George Hammond (editor), Animal Diversity Web Staff, Tanya Dewey (editor), University of Michigan-Ann Arbor, Rachelle Sterling (editor), Special Projects.

Robert Naumann (author), University of Michigan-Ann Arbor.


Ehrlich, P., D. Dobkin, D. Wheye. 1988. The Birder's Handbook: A Field Guide to the Natural History of North American Birds. New York, NY: Simon & Schuster Inc.

Ferguson, P. 1998. "The Dreaded Predator" (On-line). Accessed 16 May 2000 at

Hancock, J. 1990. The Herons Handbook. London, England: Christopher Helm Publishers Ltd.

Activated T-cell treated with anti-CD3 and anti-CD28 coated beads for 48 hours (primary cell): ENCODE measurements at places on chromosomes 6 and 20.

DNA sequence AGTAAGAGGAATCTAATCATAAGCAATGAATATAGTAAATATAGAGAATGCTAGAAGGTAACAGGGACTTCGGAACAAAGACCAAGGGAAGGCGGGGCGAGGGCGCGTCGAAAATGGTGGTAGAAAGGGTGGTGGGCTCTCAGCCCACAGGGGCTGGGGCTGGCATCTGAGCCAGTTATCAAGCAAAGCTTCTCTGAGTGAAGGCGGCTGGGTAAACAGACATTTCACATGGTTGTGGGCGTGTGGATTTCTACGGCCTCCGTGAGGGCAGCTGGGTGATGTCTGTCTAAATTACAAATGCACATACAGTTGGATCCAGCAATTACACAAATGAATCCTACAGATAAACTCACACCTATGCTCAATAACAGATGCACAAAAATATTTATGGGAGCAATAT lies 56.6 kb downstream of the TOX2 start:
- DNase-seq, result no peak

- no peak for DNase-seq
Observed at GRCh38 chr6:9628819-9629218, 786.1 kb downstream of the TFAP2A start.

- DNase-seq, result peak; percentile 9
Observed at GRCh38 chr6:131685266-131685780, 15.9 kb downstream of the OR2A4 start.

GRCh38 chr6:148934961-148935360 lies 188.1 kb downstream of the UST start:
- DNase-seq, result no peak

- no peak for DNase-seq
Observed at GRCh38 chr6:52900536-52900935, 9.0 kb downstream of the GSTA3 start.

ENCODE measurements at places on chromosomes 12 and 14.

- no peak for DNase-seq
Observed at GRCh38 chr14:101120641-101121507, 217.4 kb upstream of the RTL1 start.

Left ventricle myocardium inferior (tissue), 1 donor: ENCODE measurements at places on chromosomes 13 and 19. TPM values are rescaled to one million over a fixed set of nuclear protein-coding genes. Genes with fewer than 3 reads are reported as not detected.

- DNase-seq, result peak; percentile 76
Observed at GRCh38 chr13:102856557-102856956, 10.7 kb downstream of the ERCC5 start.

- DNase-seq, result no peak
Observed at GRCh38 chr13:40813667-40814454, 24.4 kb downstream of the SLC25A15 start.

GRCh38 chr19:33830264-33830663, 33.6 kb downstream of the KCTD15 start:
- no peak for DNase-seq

Terres, J. 1995. The Audubon Society Encyclopedia of North American Birds. New York: Wings Books.

University of Michigan Museum of ZoologyNational Science Foundation

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Naumann, R. 2011. "Ardea herodias" (On-line), Animal Diversity Web. Accessed May 23, 2024 at

BioKIDS is sponsored in part by the Interagency Education Research Initiative. It is a partnership of the University of Michigan School of Education, University of Michigan Museum of Zoology, and the Detroit Public Schools. This material is based upon work supported by the National Science Foundation under Grant DRL-0628151.